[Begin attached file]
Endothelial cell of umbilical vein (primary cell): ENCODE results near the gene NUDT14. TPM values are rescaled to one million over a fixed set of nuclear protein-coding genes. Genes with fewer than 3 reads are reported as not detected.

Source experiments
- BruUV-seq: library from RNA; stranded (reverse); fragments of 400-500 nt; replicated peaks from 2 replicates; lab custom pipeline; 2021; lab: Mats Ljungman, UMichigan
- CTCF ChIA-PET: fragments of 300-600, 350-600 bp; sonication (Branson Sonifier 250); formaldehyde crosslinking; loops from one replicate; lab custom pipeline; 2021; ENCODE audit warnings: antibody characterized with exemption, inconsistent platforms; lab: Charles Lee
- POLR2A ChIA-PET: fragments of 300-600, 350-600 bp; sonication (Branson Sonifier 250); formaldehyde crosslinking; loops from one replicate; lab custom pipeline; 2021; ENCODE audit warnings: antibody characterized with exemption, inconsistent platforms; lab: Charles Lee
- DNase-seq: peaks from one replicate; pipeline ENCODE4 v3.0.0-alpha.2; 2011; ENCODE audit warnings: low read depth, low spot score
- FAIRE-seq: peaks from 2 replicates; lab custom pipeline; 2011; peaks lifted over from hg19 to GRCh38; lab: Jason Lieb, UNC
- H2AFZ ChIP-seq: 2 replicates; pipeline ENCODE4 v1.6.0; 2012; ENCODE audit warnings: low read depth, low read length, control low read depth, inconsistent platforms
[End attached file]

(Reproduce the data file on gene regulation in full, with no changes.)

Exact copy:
Endothelial cell of umbilical vein (primary cell): ENCODE results near the gene NUDT14. TPM values are rescaled to one million over a fixed set of nuclear protein-coding genes. Genes with fewer than 3 reads are reported as not detected.

Source experiments
- BruUV-seq: library from RNA; stranded (reverse); fragments of 400-500 nt; replicated peaks from 2 replicates; lab custom pipeline; 2021; lab: Mats Ljungman, UMichigan
- CTCF ChIA-PET: fragments of 300-600, 350-600 bp; sonication (Branson Sonifier 250); formaldehyde crosslinking; loops from one replicate; lab custom pipeline; 2021; ENCODE audit warnings: antibody characterized with exemption, inconsistent platforms; lab: Charles Lee
- POLR2A ChIA-PET: fragments of 300-600, 350-600 bp; sonication (Branson Sonifier 250); formaldehyde crosslinking; loops from one replicate; lab custom pipeline; 2021; ENCODE audit warnings: antibody characterized with exemption, inconsistent platforms; lab: Charles Lee
- DNase-seq: peaks from one replicate; pipeline ENCODE4 v3.0.0-alpha.2; 2011; ENCODE audit warnings: low read depth, low spot score
- FAIRE-seq: peaks from 2 replicates; lab custom pipeline; 2011; peaks lifted over from hg19 to GRCh38; lab: Jason Lieb, UNC
- H2AFZ ChIP-seq: 2 replicates; pipeline ENCODE4 v1.6.0; 2012; ENCODE audit warnings: low read depth, low read length, control low read depth, inconsistent platforms